The Galveston Symphony Orchestra’s pops concert Sunday will include a performance by a Mariachi band. The symphony’s music director, Trond Saeverud, talked about the program.
Q: For those of us who don’t know, what’s a Mariachi band? Please tell us a little about the genre.
A: Well, I must admit that I knew nothing about Mariachi music before experiencing the wonderful players at Salsa’s restaurant on the seawall. Normally, I am really upset when there is inescapable music in public spaces, and often get so stressed that I cover my ears — but this was different! Those guys are great! My wife and I used to go there on Sundays after Galveston Symphony Orchestra concerts. It was the only music we could take after an intense performance of our own.
I remember now that my grandfather, a Norwegian composer, visited Mexico and was enthralled by the music in local restaurants and bars — could not tear himself away and stayed up all night listening. Similar experiences are told about Copland and other major 20th century composers.
From the little I have learned, it seems that Mariachi music developed in Western Mexico as a result of several styles, many of them European, such as polka and waltz — but with a unique Mexican sound that has become an important element of national pride and cultural heritage — for example, in movies, where it is often associated with machismo (and tequila).
In Mexico City’s Garibaldi Plaza, as many as 4,000 players may perform within one weekend. The traditional outfits are elaborate, colorful, very demanding to create — and the players are highly trained virtuosos with a huge repertoire so they can respond immediately to special requests.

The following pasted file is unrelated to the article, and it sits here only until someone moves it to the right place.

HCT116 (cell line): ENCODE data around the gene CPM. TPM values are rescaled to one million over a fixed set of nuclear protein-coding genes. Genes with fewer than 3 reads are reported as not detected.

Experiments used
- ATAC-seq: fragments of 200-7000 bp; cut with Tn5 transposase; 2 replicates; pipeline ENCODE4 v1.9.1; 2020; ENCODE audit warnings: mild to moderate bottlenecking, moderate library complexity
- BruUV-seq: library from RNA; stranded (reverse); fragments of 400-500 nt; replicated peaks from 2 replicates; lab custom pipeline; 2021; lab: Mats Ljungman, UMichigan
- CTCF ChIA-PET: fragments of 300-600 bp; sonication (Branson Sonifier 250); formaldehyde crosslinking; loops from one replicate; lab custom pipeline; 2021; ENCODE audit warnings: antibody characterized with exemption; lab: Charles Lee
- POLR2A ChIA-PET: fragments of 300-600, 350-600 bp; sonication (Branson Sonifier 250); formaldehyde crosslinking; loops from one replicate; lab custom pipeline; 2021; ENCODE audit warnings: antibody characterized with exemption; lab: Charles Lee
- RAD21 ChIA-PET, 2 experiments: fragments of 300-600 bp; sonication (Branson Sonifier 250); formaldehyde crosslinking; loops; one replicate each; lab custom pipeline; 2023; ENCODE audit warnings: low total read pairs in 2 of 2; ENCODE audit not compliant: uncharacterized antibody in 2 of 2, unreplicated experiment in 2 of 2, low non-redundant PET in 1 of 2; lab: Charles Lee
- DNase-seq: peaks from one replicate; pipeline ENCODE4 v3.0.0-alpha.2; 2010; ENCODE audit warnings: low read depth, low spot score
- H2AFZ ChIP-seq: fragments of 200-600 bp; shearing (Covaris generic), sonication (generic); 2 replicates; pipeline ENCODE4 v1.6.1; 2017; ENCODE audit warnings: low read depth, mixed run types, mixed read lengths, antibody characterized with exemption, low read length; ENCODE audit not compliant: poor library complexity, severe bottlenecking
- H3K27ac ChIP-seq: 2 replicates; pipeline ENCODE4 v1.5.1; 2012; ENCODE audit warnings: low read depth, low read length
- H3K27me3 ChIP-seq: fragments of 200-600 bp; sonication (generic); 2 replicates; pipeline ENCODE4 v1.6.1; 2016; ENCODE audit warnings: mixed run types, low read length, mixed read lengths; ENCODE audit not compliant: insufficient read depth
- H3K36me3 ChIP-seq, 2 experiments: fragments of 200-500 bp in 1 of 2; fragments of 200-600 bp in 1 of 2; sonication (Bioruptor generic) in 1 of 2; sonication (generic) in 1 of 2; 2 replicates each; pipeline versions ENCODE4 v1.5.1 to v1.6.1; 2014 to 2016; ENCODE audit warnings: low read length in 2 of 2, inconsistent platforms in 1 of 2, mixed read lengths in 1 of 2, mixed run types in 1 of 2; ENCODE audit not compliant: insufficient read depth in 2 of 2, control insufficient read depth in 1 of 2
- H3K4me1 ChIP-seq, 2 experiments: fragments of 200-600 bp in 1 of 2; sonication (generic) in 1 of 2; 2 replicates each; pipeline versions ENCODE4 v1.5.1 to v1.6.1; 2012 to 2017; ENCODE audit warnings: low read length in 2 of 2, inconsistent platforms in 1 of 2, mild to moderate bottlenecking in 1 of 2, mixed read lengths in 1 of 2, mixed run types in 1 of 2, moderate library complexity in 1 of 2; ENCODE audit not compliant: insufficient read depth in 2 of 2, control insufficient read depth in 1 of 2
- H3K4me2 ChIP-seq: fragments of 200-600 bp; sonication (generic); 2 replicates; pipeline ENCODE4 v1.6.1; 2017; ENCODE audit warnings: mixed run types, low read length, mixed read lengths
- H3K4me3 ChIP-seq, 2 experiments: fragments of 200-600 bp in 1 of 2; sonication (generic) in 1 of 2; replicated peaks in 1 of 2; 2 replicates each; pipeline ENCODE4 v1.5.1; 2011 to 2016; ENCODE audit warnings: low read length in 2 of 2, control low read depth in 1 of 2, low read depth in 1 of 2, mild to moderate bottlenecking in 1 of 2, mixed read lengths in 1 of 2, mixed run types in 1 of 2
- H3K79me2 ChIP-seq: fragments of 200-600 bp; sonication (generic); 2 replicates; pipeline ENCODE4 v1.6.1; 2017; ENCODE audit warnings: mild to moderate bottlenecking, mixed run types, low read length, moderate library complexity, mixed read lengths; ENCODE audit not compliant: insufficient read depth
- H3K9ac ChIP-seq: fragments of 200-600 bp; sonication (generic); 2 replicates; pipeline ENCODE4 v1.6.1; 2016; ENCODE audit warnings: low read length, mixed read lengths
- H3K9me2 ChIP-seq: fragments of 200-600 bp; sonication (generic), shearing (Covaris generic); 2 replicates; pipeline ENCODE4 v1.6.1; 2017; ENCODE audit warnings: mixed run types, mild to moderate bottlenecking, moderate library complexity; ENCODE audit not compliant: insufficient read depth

In some ways, the Mariachi bands, on this continent, have had a role similar to that of Gypsy ensembles in Eastern Europe — a style that is also highly sophisticated and virtuoso, inspiring many famous composers.
Q: What about the instruments? Some scholars say that, when the Spanish arrived, they found the indigenous peoples of Mexico playing drums and flutes, but that the musicians quickly adapted European instruments, including trumpets, guitars and violins. How flexible is a Mariachi band? Are only certain instruments allowed?
A: The European instruments were quickly assimilated, and the inclusion of trumpets is often seen as a crucial moment. Today, a typical band includes violins, trumpets and two types of guitars: vihuela and guitarron.
Q: Tell us about the band from Texas City High School. How did you decide to include them in the program?
A: Some years ago, I enjoyed visiting with Joseph Figarelli, Texas City Independent School District’s director of performing and visual arts, and he told me about their wonderful Mariachi band. I have tried several times to invite them to join us in Galveston, and we are very happy that this is finally happening. Mariachi Director Benjamin Guillotte is bringing 17 of his best players! It is such a special experience to hear them play, bringing us to a different time and place, and when combined with the ambience of The Grand 1894 Opera House, I think this will be a magical moment. Please join us!